The valley for which Yoho National Park  is named lies north of the TransCanada Highway. As well as the sights already discussed, it provides many fine opportunities for serious day-hikers to get off the beaten track. The following day hikes begin from different trailheads near the end of the road up Yoho Valley . In each case, leave your vehicle in the Takakkaw Falls parking lot.
The trail to Twin Falls (8 km/5 mi, 2.5 hours one-way) takes over where the road through the Yoho Valley ends, continuing in a northerly direction up the Yoho River to Twin Falls, passing many other waterfalls along the way. At spectacular Twin Falls, water from the Wapta Icefield divides in two before plunging off an 80-meter-high (260-feet-high) cliff.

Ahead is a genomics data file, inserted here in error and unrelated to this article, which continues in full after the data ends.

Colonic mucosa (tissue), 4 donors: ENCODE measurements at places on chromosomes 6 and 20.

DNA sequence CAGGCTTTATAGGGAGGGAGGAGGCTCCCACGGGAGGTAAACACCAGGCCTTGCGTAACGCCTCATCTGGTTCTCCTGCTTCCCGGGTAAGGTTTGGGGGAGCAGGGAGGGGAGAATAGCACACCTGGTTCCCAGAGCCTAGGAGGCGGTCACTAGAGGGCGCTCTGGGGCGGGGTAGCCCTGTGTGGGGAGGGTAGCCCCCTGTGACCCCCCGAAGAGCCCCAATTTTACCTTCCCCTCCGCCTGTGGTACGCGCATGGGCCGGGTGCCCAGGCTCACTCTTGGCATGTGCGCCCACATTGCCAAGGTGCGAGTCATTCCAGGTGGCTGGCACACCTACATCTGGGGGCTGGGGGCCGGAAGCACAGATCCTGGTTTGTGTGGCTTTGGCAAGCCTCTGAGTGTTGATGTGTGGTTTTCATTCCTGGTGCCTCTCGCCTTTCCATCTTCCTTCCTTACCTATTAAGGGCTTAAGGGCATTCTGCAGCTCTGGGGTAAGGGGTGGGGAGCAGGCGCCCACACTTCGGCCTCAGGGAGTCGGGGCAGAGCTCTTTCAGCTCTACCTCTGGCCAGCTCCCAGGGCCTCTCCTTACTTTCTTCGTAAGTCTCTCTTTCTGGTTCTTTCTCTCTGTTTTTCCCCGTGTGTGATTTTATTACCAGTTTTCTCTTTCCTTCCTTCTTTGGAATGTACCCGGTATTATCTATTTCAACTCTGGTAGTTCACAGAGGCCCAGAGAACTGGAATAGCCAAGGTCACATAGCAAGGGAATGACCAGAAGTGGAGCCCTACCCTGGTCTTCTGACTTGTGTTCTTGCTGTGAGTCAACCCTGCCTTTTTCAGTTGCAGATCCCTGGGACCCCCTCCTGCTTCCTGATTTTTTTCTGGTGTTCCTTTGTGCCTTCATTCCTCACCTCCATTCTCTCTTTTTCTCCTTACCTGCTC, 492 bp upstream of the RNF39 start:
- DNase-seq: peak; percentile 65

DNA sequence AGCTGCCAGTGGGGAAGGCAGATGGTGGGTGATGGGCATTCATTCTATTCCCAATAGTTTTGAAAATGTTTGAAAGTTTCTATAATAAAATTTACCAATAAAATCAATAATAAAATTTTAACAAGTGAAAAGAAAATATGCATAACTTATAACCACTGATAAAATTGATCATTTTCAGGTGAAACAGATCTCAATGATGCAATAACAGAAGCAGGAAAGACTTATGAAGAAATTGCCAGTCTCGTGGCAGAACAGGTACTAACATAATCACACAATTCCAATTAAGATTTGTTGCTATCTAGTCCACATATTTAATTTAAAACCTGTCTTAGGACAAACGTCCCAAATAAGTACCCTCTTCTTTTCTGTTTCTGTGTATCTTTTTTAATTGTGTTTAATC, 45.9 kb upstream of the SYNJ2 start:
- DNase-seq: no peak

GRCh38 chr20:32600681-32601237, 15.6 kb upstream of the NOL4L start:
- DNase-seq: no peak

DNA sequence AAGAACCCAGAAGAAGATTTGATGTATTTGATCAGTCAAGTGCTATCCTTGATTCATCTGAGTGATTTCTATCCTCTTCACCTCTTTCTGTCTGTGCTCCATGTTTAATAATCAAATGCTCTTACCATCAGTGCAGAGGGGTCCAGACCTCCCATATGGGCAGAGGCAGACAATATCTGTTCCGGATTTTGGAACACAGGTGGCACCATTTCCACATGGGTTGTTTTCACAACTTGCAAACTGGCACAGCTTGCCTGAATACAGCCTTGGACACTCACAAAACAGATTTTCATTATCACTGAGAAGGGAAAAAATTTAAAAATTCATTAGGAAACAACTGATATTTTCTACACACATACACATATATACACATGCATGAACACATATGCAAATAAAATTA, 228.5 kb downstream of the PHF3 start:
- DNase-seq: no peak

One of the finest day hikes in all of the Canadian Rockies  is the Iceline Trail (6.4 km/4 mi, 2.5 hours one-way), which gains a heart-thumping 690 meters (2,260 feet) in elevation. The highlight is a four-kilometer (2.5-mile) traverse of a moraine below Emerald Glacier. Views across the valley improve as the trail climbs to its 2,220-meter (7,283-foot) crest.
Many options present themselves along this trail, including continuing on to Twin Falls or backtracking and branching off west to Yoho Lake.